In this lucid critique of the complexities of international charity, documentary filmmaker Joe Callander chronicles the troubled life of Kwasa, a 20-something survivor of the brutal Rwandan genocide. Charming and yet helplessly irresponsible, Kwasa relies almost entirely on the generosity of two quirky Christian American couples. As wry and idiosyncratic as its subjects, Life After Death creates a compelling and complex portrait of life in the shadow of tragedy.
  The Midnight After
Director: Fruit Chan • Hong Kong
Seventeen strangers on a minibus are the only survivors of an apocalyptic pandemic that erases all human life from the planet. Can they solve the mystery of this global disappearance, or will their own malevolent nature literally tear them apart? Genre maestro Fruit Chan directs this comic-bloodbath and trenchant send-up of Hong Kong's post-colonial society.
  National Gallery
Director: Frederick Wiseman • USA
For his latest institutional portrait, Frederick Wiseman trains his ever-perceptive gaze on London's venerable National Gallery museum. By showing us the breadth of the Gallery's audience—from schoolchildren to elite donors—and its offerings, from high-profile exhibitions, such as a major Leonardo da Vinci show, to the fascinating process of painting restoration, Wiseman makes both an observational argument for how an arts organization stays relevant and a loving celebration of the aesthetic experience.
  One Flew Over the Cuckoo's Nest
Director: Milos Forman • USA
Celebrating its 1975 world premiere at the Festival, Milos Forman's darkly funny masterpiece stars Jack Nicholson in one of his career-defining roles. Winner of five Academy Awards®, including Best Picture, Best Actor (for Nicholson), and Best Actress (for Louise Fletcher), the film will screen in a newly restored version, honoring producer Saul Zaentz, with surprise guests in attendance.
  The Owners
Director: Adilkhan Yerzhanov • Kazakhstan
In this bizarre, riotously funny adventure set in the Wild Wild East of rural Afghanistan, three orphaned siblings from the city try to reclaim their mother's home in a far-flung village, only to encounter corruption, cruelty and lots of singing and dancing at every turn. A lurid, shocking and sad vision of injustice, The Owners is a complete original.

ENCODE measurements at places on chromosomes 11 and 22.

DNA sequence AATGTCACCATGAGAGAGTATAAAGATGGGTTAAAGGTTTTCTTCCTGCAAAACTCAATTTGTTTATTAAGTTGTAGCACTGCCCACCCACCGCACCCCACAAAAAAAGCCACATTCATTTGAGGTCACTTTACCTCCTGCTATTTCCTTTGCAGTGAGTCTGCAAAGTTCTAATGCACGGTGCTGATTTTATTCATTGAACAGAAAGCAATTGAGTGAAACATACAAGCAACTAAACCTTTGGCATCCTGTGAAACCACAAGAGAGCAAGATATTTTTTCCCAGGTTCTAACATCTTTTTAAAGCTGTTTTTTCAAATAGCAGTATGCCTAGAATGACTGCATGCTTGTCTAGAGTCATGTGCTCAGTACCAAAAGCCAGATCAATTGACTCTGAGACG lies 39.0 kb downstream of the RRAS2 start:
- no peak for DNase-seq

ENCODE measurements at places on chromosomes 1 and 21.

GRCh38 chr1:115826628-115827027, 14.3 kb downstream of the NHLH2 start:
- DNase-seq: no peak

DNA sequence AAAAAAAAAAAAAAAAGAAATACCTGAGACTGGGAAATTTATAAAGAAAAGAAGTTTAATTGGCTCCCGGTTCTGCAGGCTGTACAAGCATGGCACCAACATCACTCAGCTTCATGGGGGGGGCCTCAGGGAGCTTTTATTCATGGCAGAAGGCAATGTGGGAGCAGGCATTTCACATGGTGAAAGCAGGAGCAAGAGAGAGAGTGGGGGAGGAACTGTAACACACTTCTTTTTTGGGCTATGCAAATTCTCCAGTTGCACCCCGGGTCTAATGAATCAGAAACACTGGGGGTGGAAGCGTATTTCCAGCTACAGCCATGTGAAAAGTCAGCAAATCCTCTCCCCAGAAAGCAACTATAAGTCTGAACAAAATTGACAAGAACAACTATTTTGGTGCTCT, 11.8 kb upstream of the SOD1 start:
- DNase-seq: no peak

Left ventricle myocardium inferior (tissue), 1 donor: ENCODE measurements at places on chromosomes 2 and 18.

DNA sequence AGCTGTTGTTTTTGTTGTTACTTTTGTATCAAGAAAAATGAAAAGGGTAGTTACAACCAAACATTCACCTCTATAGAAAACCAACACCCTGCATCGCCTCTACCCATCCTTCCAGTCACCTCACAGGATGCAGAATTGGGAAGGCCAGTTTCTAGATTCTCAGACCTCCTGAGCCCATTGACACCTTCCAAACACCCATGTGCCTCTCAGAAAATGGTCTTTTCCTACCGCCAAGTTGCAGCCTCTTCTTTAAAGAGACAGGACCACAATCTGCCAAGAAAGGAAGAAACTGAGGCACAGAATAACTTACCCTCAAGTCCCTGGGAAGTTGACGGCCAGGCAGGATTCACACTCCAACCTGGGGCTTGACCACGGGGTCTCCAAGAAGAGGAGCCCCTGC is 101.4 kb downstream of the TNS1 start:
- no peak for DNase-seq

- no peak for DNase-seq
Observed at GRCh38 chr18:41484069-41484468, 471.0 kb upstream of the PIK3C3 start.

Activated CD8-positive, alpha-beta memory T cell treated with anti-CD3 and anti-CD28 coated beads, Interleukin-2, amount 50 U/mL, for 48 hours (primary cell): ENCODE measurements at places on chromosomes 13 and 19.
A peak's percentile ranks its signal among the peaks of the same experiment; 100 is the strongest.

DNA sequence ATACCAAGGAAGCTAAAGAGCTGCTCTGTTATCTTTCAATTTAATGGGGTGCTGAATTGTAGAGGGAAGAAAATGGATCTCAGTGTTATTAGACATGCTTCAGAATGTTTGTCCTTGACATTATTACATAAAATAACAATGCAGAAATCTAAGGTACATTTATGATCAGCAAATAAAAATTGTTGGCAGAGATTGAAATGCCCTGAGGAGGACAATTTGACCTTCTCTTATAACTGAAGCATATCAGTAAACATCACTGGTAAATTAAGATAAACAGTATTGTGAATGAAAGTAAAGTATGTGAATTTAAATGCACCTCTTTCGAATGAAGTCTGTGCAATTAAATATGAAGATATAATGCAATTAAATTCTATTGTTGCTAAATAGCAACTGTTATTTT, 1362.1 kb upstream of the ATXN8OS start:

Paris of the North
Director: Hafsteinn Gunnar Sigurðsson • Iceland
A genial schoolteacher's summer days are measured by long runs, time with students, and AA meetings. However, his best-laid plans for a quiet life are derailed by the arrival of his beer-guzzling father. A droll and assured film about finding yourself, Paris of the North is grounded in the wry, patient rhythms of small-town life.
  La Tirisia
Director: Jorge Pérez Solano • Mexico
Set amid the surrealist cacti-filled landscapes of Oaxaca, Mexico, this sensual drama follows the interwoven stories of two women, made pregnant by the same uncaring man. Driven by its beautiful cinematography and evocative imagery, La Tirisia is both a melancholic portrait of rural Mexico and a poignant tale of feminine pain and triumph.
  Two Days, One Night
Directors: Jean-Pierre and Luc Dardenne • Belgium, France, Italy
French star Marion Cotillard teams up with virtuoso filmmakers Jean-Pierre and Luc Dardenne for this powerful slice-of-life drama about a factory worker who has 48 hours to save her job from being downsized. Like their previous masterpieces Rosetta and The Son, the Dardennes combine the high stakes of everyday life with a deeply felt humanism.
  The Way He Looks
Director: Daniel Ribeiro • Brazil
The most acclaimed LGBT film of the year, The Way He Looks observes São Paulo teen Leonardo as he faces the challenges of adolescence—and he also happens to be blind. With the arrival of a new student, Leonardo feels an attraction he doesn't need his eyes to confirm. A jubilant portrait of young gay love, this remarkable debut film tenderly parses the confusing terrain of growing up different in more ways than one.

Why Be Good?
Director: William A. Seiter • USA
Starring silent-screen siren Colleen Moore—who helped kick-start the 1st ever Chicago International Film Festival—this delightful jazz-age 1929 comedy was long thought lost. Recently discovered, restored and now receiving its North America premiere, the film focuses on Moore's Pert Kelly, a poor flapper girl with a bad reputation who must prove to her wealthy beau that she's a virtuous woman.

Short Films
We bring you the very best new short films, including animation, documentary, drama, horror, experimental and everything in between. You'll see exciting, award-winning shorts from the international festival circuit and amazing homegrown talent. A great place to spot the next big thing in independent filmmaking!